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Tennessee "Teaching the Controversy" Bill Becomes Law 672

Posted by Unknown Lamer
from the tennessee-legislators-evolved-from-trogdolytes dept.
MrKevvy writes "The Tennessee 'Teaching the Controversy' bill was passed into law today. 'A law to allow public school teachers to challenge the scientific consensus on issues like climate change and evolution will soon take effect in Tennessee. State governor Bill Haslam allowed the bill — passed by the state House and Senate — to become law without signing it, saying he did not believe the legislation "changes the scientific standards that are taught in our schools."'" The governor adds: "However, I also don’t believe that it accomplishes anything that isn’t already acceptable in our schools."
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Tennessee "Teaching the Controversy" Bill Becomes Law

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  • by crazyjj (2598719) * on Wednesday April 11, 2012 @12:32PM (#39645441)

    I can't wait for the first lawsuit involving a teacher fired for teaching kids about gay sex in his sex-ed class, or the first atheist teacher who catches even a sideways glance for teaching about evolution openly in any way he/she wants to.

    When I went to school in Georgia many years ago, biology teachers would have killed for a law like this. Not so they could preach about Jesus riding a dinosaur, mind you, but so they could teach *evolution* openly with absolutely no fear of retaliation for it.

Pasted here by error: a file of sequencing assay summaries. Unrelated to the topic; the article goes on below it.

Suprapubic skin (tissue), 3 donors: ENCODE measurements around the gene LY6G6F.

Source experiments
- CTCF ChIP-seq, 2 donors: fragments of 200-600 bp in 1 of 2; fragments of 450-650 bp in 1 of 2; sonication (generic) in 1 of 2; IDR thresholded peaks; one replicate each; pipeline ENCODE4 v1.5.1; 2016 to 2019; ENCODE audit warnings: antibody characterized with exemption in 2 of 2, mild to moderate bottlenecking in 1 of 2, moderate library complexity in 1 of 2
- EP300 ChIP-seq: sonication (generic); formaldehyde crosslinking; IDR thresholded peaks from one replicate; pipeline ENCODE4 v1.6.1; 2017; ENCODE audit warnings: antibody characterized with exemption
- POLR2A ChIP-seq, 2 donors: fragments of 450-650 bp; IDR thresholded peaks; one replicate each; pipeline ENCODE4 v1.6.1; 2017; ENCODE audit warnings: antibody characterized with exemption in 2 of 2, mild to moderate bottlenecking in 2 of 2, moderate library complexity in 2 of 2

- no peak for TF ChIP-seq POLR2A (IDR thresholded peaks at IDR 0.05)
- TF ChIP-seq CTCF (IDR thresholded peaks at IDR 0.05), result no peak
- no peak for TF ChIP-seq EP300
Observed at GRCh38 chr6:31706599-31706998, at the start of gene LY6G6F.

Try firing Scopes now, you bible-thumping fucktards.

  • There you have it (Score:4, Insightful)

    by Squiddie (1942230) on Wednesday April 11, 2012 @12:35PM (#39645491)
    Politicians killing science in the American south. I wonder what they'll try to make controversial next. Gravity, perhaps?
  • Cults: 1 Logic:0 (Score:3, Insightful)

    by grub (11606) <slashdot@grub.net> on Wednesday April 11, 2012 @12:37PM (#39645535) Homepage Journal

    So when can science teachers start to tell these cults what sort of nonsense to spew in their brainwashing sessions every Sunday?
  • by CrimsonAvenger (580665) on Wednesday April 11, 2012 @12:37PM (#39645537)

    Not because the bill means anything - I agree that it probably has no effect relative to what is currently allowed - but because we, as a nation, need to get over this urge to make meaningless laws.

    If the law has zero net effect, than DON'T MAKE IT LAW!

    And if the legislature makes meaningless laws, veto it as a statement of principle. If they want to override, that's their privilege.

  • by concealment (2447304) on Wednesday April 11, 2012 @12:40PM (#39645609) Homepage Journal

    Throughout history, ideas have warred it out through the process of open discussion and debate. Right now, this issue is totally Balkanized and neither side is talking to the other. Opening it up to discussion might allow us to get farther than trying to pick on side or the other.

  • by Anonymous Coward on Wednesday April 11, 2012 @12:40PM (#39645611)

    ...legitimate scientific alternative...

    Despite it being none of these things...

  • by Anonymous Coward on Wednesday April 11, 2012 @12:46PM (#39645697)